Talking about bees and honey in history must always include Ancient Egypt and Ancient China. But starting from the very beginning of times, we must say that bees are actually one of the oldest forms of animal life, since Neolithic Age, preceding humans on Earth by 10 to 20 million years.
When they appeared, humans did whatever the other animals were doing at the time, meaning, stole the bees’ honey to feed themselves. Homo Sapiens and honey were together since the Stone Age.
In the beginnings all bees were wild, humans discovered how to keep them in hives much later. People were gathering and eating honey because it was the only sweetener available. They needed to climb up to the bees’ nest, often risking their lives.
Some of the oldest fossil bees were found in the amber of the Baltic Coast. Scientists considered them the ancestors of today’s honey bee. In 2006, the oldest bee fossil was discovered in the Hukawng Valley of Myanmar (Burma), preserved in amber, in a mine. It is considered to be 100 million-year-old! Amber is a tree sap that often traps insects and plant structures before they fossilize.
“This is the oldest known bee we’ve ever been able to identify, and it shares some of the features of wasps,” said lead author George Poinar, a researcher from Oregon State University. “But overall it’s more bee than wasp, and gives us a pretty good idea of when these two types of insects were separating on their evolutionary paths.”
The fossil measures a quarter-inch and has traits of the carnivorous wasp, like narrow hind legs while exhibiting branched hairs on its leg, a characteristic of the modern bee that allows pollen collection. The complete study is in Oct. 27, 2006 issue of the journal Science.
Sumerian and Babylonian times
Bees and honey are mentioned early in our human writings, ever since Sumerian and Babylonian writings and there are laws about bees in Hittite Code.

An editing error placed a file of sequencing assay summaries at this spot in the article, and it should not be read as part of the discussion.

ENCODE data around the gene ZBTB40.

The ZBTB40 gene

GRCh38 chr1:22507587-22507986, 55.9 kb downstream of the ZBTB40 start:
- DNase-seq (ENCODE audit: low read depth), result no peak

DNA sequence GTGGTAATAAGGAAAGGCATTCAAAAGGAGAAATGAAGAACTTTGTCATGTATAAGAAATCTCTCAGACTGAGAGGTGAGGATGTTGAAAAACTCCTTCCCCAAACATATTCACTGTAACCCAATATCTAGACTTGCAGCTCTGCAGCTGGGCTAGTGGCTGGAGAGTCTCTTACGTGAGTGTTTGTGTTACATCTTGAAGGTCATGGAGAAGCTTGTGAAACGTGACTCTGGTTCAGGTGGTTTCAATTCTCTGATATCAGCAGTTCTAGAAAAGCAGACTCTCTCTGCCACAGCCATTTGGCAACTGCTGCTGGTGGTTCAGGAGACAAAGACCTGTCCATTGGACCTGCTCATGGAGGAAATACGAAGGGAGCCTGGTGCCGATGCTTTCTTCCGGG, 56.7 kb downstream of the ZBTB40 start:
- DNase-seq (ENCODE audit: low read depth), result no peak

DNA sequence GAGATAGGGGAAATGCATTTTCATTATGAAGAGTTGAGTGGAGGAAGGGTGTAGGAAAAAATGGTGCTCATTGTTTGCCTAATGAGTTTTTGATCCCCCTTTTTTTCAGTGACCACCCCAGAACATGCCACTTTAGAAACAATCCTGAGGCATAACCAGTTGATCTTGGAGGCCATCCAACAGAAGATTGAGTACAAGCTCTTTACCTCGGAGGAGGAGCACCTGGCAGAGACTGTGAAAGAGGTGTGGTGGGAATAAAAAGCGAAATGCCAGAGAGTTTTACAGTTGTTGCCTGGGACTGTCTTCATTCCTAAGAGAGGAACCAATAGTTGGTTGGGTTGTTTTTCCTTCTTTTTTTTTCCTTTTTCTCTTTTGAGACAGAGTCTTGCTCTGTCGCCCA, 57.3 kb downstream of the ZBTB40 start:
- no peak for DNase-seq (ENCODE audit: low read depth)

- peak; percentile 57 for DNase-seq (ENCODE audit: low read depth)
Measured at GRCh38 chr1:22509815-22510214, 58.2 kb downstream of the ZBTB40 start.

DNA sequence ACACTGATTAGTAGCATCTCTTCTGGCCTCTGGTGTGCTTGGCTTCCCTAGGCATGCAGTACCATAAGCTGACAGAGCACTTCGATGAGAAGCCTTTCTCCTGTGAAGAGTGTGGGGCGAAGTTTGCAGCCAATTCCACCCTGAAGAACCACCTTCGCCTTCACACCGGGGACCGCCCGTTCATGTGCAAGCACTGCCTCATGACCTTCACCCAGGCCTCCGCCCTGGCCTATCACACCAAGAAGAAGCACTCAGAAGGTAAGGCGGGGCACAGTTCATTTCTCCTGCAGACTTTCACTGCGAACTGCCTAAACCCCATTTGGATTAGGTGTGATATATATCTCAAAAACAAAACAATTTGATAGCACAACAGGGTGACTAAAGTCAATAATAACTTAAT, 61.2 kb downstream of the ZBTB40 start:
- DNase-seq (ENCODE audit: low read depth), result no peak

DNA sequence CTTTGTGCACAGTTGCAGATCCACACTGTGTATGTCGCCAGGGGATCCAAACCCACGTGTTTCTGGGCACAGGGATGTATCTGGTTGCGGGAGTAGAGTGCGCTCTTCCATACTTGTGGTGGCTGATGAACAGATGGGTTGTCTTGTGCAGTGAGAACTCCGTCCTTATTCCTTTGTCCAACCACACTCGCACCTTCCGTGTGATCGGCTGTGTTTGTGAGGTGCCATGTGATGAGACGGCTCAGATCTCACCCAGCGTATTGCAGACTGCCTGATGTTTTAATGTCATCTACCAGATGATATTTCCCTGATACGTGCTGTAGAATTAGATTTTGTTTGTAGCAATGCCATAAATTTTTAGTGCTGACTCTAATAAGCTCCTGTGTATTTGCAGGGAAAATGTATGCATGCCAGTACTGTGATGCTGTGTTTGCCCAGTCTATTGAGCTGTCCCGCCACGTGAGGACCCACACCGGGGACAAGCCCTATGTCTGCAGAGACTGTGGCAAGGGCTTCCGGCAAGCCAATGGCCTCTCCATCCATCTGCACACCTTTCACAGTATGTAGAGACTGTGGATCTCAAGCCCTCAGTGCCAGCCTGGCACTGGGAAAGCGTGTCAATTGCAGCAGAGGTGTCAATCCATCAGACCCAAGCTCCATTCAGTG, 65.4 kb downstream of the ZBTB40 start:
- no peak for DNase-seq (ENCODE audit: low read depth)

In one of the oldest scriptures we have discovered by now, dating approx. from 2000 BC, there is a prescription written on a clay tablet from Nippur, the religious centre of the Sumerians in the Euphrates valley. It is a remedy for treating wounds states: “Grind to a powder river dust and …. (words missing) then knead it in water and honey and let plain oil and hot cedar oil be spread over it.”
There is certainly evidence from about the same period of similar medicines being used to treat eye and ear disorders. A honey and butter paste was often used after surgery, or to help the healing of stretched or pierced ears. Sometimes, depending on its purpose, the paste was enriched with other ingredients such as barley or herbs.¹
In Ancient Egypt the bee was used as a symbol, a hieroglyph, denoting the king of Lower Egypt mentioned first in the Kahun papyrus.
Honey was discovered on many wall paintings, belonging to Old Egypt. According to Ebers Papyrus, 1550 BC it is included in 147 prescriptions in external applications. “Mix honey, red ochre, powdered alabaster to cure spotted baldness” or include honey after surgery, as suppository and to reduce inflammation.
Similar mixtures were used to: dress wounds, burns, abscesses, sores and skin conditions resulting from scurvy. Other uses included: application after surgery including circumcision, as a suppository and to reduce inflammation and loosen stiff joints.